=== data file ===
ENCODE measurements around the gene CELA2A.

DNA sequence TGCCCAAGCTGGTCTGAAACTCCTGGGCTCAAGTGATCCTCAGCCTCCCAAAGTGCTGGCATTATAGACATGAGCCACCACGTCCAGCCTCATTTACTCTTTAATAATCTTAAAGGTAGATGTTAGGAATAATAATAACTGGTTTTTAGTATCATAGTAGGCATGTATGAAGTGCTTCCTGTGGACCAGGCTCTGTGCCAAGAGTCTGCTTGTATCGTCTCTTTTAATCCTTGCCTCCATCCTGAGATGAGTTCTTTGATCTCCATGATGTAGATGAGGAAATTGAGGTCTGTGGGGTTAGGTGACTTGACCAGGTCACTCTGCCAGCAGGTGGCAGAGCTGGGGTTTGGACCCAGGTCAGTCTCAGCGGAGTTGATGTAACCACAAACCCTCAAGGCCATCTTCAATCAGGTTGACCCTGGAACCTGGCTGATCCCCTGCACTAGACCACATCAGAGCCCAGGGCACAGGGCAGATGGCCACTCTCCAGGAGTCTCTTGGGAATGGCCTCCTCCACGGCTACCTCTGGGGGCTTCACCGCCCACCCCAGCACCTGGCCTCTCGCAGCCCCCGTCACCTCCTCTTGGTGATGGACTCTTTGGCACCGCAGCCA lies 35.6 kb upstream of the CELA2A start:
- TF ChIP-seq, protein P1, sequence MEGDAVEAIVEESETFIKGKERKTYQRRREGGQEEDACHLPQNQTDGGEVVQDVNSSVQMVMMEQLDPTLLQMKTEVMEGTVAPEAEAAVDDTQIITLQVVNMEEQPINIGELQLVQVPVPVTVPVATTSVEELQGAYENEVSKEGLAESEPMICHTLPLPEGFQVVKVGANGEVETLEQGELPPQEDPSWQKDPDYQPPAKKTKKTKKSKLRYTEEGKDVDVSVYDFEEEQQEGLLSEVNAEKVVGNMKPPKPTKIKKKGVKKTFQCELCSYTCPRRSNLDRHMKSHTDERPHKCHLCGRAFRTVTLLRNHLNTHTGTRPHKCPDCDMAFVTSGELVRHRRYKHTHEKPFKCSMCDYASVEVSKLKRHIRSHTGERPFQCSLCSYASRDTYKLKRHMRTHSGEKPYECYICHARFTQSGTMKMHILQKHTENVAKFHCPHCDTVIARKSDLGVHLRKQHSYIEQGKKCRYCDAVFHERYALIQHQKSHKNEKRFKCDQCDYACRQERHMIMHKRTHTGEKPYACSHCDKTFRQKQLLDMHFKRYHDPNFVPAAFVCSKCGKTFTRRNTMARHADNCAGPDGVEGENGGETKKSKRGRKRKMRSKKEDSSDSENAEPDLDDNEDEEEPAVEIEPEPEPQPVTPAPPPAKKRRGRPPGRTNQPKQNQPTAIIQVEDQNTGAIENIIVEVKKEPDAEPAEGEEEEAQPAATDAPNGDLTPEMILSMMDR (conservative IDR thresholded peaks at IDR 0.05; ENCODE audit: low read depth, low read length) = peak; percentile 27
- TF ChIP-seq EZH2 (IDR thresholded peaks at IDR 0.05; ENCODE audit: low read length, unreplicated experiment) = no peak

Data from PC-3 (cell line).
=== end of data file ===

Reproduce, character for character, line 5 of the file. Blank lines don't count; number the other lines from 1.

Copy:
Data from PC-3 (cell line).